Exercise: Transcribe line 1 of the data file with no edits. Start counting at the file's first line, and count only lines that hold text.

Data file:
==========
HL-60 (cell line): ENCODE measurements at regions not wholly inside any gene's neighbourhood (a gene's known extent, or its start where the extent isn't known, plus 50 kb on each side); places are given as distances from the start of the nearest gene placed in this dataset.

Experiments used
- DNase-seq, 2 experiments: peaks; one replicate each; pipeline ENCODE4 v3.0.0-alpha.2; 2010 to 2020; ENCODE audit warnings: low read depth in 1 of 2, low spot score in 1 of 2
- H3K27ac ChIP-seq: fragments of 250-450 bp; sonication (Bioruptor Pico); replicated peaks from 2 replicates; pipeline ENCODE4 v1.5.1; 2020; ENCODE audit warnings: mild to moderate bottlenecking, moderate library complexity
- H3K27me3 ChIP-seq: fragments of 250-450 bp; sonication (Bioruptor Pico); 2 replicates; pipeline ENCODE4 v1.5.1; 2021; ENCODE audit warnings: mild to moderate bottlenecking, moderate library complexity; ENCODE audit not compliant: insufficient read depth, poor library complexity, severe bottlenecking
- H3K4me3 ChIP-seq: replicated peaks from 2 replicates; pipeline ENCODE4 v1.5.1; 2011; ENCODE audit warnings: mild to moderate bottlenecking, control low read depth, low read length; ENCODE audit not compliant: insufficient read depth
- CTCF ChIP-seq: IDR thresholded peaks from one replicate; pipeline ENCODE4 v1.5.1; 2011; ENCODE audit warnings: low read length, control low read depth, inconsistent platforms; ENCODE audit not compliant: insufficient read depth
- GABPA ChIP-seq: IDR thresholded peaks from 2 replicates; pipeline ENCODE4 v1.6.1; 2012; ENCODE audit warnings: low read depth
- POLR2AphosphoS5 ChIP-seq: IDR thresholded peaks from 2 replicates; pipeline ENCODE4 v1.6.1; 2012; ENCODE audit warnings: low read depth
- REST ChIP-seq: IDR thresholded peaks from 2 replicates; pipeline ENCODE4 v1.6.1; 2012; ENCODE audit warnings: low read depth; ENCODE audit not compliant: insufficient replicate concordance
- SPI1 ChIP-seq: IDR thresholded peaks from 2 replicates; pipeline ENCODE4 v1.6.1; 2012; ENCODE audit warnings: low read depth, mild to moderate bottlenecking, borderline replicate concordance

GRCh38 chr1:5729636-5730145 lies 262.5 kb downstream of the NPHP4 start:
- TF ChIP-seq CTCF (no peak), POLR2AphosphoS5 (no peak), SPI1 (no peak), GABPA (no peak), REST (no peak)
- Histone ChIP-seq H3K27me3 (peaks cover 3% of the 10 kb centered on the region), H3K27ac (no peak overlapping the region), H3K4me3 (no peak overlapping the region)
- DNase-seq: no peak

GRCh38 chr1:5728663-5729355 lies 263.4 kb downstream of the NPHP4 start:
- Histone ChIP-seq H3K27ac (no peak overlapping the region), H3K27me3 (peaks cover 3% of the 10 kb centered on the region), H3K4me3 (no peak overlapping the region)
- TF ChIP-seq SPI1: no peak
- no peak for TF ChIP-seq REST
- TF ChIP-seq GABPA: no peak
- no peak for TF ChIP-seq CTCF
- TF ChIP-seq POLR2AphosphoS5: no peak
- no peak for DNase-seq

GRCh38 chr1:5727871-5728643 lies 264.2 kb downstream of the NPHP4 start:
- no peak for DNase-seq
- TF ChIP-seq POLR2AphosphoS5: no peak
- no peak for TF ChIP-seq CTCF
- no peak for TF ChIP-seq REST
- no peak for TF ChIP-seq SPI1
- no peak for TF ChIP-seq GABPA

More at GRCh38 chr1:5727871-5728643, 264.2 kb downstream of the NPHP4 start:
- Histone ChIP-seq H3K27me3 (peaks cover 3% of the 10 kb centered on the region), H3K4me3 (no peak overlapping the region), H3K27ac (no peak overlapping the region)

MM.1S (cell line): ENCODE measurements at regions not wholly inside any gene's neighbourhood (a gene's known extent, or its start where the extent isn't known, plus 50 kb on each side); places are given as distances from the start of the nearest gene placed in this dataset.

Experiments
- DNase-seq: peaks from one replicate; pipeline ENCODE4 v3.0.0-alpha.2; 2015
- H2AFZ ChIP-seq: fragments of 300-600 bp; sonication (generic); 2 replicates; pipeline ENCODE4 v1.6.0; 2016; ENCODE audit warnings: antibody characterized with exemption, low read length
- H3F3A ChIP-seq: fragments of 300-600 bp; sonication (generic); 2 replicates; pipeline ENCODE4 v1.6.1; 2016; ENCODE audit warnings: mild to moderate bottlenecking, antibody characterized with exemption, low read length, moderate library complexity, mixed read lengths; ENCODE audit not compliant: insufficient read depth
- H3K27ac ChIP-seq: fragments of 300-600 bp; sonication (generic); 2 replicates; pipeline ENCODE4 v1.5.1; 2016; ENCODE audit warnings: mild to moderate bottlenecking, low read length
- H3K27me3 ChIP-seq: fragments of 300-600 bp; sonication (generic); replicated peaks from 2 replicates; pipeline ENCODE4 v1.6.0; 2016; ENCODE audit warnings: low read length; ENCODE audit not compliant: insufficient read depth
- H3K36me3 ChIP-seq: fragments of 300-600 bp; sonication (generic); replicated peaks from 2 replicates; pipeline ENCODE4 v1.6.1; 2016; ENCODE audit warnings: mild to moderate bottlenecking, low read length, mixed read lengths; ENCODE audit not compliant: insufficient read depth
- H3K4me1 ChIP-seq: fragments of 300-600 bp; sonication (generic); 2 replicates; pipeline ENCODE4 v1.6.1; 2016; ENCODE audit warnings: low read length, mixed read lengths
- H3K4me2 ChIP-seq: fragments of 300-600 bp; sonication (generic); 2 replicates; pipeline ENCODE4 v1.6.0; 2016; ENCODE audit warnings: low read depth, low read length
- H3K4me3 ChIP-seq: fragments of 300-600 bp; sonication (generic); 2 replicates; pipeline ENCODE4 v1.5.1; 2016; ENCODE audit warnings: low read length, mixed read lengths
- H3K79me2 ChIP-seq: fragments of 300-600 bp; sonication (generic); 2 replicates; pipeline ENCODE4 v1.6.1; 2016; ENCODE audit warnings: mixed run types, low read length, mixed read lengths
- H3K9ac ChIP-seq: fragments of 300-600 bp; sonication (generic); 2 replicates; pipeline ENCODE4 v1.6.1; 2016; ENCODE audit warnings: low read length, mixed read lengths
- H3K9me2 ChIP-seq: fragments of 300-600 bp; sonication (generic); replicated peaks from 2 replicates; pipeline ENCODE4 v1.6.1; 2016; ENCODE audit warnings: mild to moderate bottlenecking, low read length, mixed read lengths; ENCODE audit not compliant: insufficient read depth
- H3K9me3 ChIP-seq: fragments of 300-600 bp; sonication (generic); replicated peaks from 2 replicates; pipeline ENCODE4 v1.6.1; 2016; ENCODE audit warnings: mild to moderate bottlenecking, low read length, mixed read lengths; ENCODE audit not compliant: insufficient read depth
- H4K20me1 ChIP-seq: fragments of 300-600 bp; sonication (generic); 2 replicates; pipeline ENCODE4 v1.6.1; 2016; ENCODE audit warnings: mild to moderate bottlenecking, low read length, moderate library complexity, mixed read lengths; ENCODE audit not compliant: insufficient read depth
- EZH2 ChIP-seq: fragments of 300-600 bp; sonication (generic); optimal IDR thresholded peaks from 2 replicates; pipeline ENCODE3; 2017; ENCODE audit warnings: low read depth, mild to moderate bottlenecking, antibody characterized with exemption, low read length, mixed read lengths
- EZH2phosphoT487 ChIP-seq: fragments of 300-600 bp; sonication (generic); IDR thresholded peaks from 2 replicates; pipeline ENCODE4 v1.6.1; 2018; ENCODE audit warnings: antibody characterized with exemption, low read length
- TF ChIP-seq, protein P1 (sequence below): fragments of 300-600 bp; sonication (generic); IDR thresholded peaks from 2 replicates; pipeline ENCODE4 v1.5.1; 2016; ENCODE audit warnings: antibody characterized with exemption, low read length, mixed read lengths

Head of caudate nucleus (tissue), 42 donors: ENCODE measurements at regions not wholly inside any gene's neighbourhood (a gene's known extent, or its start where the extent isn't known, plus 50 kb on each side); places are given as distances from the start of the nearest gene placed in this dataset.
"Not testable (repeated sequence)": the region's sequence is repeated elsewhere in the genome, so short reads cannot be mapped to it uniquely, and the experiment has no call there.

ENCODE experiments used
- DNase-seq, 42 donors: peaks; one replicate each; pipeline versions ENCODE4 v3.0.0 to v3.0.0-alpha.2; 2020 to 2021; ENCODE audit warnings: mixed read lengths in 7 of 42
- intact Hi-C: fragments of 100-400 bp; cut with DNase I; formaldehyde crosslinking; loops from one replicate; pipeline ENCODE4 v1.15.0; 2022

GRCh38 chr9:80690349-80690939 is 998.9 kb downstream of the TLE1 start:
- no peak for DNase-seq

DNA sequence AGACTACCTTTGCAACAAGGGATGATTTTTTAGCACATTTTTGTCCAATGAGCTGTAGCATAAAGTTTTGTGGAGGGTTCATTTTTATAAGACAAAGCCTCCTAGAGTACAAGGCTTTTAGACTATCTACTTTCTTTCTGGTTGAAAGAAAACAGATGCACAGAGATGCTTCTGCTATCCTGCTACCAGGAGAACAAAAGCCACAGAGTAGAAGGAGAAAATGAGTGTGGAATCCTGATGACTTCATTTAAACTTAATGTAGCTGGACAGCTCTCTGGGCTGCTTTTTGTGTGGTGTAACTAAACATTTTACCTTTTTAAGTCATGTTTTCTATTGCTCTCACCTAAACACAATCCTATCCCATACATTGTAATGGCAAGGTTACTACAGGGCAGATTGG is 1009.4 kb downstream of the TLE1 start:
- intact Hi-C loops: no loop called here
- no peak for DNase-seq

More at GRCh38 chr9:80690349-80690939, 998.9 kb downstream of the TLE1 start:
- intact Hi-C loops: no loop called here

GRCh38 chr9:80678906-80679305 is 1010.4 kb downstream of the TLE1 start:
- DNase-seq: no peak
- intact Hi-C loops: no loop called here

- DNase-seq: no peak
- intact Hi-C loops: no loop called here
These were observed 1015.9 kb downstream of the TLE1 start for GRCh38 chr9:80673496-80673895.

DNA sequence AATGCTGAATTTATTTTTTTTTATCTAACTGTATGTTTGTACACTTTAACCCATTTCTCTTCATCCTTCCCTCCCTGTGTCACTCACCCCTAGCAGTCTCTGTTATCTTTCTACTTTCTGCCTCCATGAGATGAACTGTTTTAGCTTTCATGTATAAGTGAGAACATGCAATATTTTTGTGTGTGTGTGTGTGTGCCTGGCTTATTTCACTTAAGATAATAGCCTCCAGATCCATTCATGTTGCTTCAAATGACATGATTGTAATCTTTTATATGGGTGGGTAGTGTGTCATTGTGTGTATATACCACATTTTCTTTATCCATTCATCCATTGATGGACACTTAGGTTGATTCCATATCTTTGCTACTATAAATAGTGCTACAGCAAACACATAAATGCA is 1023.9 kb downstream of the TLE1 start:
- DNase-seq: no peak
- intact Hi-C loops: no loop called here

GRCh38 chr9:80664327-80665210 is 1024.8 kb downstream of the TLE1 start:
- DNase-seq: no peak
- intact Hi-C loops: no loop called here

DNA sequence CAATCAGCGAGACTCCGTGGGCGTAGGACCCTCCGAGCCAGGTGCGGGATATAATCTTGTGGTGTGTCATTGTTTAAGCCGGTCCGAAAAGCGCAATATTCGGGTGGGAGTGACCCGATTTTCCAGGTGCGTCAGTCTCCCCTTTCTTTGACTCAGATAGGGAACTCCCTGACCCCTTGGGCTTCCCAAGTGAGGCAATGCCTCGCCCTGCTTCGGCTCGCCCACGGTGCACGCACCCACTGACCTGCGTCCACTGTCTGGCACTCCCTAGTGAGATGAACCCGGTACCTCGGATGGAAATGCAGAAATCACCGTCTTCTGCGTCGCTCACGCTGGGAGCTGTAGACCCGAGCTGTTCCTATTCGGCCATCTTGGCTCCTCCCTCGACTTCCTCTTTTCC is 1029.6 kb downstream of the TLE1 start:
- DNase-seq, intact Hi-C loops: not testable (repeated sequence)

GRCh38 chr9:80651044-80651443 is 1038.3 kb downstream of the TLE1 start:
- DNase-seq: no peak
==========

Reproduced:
HL-60 (cell line): ENCODE measurements at regions not wholly inside any gene's neighbourhood (a gene's known extent, or its start where the extent isn't known, plus 50 kb on each side); places are given as distances from the start of the nearest gene placed in this dataset.